Canadian households are dealing with a surge in inflation, the fastest in four months, as gasoline and housing costs continue to rise. The consumer-price index (CPI), a key measure of inflation, climbed 4.0% in August from the same period last year, surpassing market expectations of a 3.8% increase, according to data released by Statistics Canada on Tuesday. This follows a rise to 3.3% in July.
The Bank of Canada had predicted this inflation acceleration due to recent increases in energy prices. Similar trends were seen in U.S. inflation as gas prices rose for the first time since January, reversing a sharp drop in July.
On a monthly basis, the CPI rose by 0.4% compared to July, exceeding the consensus expectation of a 0.2% increase. Adjusted for seasonal factors, August’s inflation rate saw a 0.6% month-on-month uptick.
Year-over-year comparisons have become more challenging as inflation was steadily declining from a high of 8.1% last summer. The latest inflation report is one of two that the central bank will assess before its policy decision scheduled for late October.
Earlier this month, the bank decided to keep its benchmark interest rate at 5% after consecutive quarter-point hikes in June and July. Despite signs of an economic slowdown, bank officials remain cautious of ongoing underlying inflationary pressures.
Two core inflation measures closely watched by the Bank of Canada, the weighted median and trimmed mean, rose to an average 4.0% from 3.75% in July, according to Statistics Canada. Despite efforts by the bank to bring annual inflation back to its target of 2%, three-month rates of core inflation have remained between 3.5% and 4% for almost a year.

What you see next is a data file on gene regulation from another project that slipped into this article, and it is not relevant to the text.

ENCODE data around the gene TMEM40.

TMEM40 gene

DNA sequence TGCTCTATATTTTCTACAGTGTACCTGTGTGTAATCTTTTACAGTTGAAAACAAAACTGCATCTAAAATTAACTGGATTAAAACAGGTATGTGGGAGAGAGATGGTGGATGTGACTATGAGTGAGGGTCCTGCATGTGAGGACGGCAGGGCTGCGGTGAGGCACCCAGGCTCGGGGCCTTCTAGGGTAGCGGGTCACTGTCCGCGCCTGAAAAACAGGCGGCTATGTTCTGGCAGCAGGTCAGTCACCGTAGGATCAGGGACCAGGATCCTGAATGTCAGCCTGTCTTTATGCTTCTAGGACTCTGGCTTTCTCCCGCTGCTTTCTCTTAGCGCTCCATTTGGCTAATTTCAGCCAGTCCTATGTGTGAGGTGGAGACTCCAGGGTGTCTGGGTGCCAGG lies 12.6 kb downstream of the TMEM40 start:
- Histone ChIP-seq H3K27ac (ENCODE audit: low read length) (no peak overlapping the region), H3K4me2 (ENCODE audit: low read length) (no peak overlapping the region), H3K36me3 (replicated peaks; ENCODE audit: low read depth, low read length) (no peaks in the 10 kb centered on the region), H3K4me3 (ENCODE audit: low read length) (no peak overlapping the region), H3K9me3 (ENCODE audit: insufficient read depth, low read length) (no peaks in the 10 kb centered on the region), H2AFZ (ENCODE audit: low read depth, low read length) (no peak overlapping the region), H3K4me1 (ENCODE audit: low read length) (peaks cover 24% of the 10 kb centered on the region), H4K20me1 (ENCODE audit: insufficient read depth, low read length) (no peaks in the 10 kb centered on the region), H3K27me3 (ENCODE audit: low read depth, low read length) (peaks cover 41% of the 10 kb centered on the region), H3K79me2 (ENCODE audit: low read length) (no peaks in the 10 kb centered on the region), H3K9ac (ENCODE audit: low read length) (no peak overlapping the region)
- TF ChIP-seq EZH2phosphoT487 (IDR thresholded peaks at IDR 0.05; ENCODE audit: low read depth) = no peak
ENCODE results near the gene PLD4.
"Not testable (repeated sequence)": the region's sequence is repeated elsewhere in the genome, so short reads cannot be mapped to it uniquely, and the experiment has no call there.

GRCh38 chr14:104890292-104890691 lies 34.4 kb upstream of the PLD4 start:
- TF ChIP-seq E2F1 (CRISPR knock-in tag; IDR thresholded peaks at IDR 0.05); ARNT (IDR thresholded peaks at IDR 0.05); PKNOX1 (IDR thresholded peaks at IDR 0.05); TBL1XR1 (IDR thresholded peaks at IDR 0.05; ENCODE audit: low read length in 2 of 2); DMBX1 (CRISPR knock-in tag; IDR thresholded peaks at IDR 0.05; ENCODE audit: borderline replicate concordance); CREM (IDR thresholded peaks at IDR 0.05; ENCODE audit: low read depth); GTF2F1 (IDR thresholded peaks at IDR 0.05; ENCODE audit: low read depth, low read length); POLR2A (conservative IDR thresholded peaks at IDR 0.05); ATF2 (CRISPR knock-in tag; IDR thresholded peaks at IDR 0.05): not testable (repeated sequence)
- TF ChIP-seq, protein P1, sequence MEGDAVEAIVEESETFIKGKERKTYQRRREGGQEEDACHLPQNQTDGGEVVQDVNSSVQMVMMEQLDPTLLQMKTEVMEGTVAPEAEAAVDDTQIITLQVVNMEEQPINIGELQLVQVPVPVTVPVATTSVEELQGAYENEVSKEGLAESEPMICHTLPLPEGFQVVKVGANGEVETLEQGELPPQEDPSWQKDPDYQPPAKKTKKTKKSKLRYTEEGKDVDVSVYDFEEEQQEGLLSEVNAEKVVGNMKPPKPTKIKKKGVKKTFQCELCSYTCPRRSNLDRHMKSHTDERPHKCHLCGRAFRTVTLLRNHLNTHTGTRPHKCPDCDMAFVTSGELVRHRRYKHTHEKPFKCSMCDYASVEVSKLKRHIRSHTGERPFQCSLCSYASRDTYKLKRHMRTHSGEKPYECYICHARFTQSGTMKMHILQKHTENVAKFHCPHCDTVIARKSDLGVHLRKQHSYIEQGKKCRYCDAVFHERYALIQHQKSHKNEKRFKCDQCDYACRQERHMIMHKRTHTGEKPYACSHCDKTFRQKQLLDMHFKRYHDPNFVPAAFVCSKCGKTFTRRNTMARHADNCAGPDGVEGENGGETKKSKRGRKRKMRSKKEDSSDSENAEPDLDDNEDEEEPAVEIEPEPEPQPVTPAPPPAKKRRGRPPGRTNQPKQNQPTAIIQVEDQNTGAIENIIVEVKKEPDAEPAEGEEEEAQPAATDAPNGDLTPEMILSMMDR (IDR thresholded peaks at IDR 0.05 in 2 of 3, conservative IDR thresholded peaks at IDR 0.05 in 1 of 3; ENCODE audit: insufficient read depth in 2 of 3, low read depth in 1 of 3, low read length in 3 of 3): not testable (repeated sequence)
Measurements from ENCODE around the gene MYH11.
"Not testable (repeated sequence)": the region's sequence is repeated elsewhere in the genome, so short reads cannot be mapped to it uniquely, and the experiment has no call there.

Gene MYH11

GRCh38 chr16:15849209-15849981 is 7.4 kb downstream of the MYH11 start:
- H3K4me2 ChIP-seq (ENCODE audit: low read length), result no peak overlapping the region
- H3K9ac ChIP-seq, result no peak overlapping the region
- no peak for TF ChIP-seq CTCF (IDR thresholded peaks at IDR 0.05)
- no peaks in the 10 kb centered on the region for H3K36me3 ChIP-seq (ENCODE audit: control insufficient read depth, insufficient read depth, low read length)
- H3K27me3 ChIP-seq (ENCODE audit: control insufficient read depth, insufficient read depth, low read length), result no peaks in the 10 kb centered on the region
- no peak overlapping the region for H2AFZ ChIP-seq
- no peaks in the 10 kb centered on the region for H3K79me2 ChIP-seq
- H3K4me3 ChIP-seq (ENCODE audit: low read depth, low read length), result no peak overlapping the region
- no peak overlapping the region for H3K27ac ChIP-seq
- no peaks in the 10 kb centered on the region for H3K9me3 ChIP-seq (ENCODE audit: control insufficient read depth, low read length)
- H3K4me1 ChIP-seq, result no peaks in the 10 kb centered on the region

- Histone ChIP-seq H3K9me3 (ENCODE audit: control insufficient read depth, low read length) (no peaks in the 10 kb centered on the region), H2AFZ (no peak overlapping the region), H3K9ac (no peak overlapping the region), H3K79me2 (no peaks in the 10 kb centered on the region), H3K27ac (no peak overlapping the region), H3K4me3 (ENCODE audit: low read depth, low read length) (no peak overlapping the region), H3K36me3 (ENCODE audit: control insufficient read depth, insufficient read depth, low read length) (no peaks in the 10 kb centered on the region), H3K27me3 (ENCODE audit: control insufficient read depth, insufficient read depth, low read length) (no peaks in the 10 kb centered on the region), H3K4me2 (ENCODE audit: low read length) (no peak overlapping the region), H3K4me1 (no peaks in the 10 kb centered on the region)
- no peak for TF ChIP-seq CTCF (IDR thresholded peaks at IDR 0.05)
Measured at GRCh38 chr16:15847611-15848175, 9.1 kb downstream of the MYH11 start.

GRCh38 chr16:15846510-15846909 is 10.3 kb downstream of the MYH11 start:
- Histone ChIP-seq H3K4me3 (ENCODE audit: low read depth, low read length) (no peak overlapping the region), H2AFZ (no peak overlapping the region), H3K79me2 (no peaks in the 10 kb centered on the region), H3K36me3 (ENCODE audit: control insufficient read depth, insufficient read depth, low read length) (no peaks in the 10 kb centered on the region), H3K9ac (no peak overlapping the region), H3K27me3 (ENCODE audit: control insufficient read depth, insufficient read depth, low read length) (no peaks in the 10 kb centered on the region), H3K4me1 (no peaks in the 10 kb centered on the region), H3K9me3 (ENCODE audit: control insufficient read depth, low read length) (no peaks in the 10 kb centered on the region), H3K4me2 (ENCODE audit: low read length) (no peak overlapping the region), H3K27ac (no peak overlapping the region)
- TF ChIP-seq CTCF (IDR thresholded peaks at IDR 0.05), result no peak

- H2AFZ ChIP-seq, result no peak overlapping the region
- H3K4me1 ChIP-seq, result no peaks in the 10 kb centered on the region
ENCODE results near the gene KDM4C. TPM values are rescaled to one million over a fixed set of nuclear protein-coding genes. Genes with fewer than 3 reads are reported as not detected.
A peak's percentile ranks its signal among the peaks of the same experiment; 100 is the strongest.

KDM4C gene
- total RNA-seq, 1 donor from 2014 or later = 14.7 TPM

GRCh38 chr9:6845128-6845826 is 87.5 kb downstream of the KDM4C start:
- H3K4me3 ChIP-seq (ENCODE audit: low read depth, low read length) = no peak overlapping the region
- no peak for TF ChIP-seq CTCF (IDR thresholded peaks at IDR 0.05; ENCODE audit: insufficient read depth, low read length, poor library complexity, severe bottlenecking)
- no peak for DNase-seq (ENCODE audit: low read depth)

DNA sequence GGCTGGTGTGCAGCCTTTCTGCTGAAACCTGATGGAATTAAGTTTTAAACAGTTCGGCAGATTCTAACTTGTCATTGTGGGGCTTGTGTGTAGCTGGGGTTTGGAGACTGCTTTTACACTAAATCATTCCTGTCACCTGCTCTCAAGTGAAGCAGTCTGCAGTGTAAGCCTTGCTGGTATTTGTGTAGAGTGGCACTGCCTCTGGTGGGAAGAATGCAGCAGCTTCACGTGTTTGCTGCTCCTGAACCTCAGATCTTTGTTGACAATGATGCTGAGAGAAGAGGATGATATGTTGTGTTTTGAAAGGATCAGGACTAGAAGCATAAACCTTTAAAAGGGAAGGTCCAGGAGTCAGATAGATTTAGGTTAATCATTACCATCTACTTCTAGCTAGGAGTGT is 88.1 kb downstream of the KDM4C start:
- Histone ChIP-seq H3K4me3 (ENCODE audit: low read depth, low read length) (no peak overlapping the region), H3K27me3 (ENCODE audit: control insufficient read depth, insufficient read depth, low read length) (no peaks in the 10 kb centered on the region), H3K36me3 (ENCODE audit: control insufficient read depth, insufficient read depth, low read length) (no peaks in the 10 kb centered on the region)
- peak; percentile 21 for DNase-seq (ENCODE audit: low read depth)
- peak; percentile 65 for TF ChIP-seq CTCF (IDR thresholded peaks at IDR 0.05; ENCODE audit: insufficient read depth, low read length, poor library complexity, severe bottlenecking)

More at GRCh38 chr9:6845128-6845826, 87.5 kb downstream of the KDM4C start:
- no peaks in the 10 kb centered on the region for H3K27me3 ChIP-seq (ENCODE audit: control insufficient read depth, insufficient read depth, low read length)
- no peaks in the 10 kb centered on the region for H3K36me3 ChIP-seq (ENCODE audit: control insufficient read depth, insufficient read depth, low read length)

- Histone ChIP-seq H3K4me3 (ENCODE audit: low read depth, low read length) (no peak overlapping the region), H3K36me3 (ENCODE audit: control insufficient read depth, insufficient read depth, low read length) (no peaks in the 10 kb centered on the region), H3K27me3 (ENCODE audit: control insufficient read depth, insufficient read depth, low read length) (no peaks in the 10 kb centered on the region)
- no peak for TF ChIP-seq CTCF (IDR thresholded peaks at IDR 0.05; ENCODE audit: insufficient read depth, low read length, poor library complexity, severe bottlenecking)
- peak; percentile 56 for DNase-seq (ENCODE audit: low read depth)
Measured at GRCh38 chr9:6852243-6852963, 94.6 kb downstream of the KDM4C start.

Gas prices in Canada saw a significant monthly increase, driven by higher costs due to production cuts by major oil-producing nations. This led to the year-over-year rise for August. When gasoline is excluded, the CPI rose 4.1% on-year in August, consistent with the previous month.
Food prices in Canada remain high, although the growth rate slowed to 6.9% annually from 8.5% in July. Consumers paid more for items such as beef and coffee and tea, while prices for fresh fruit, cereal products, and chicken increased at a slower pace.
When volatile food and energy prices are excluded, Canada’s CPI rose 3.6% in August compared to the same period last year, following a 3.4% increase in July. Housing costs for the month were primarily driven up by rent increases, along with a slight rise in…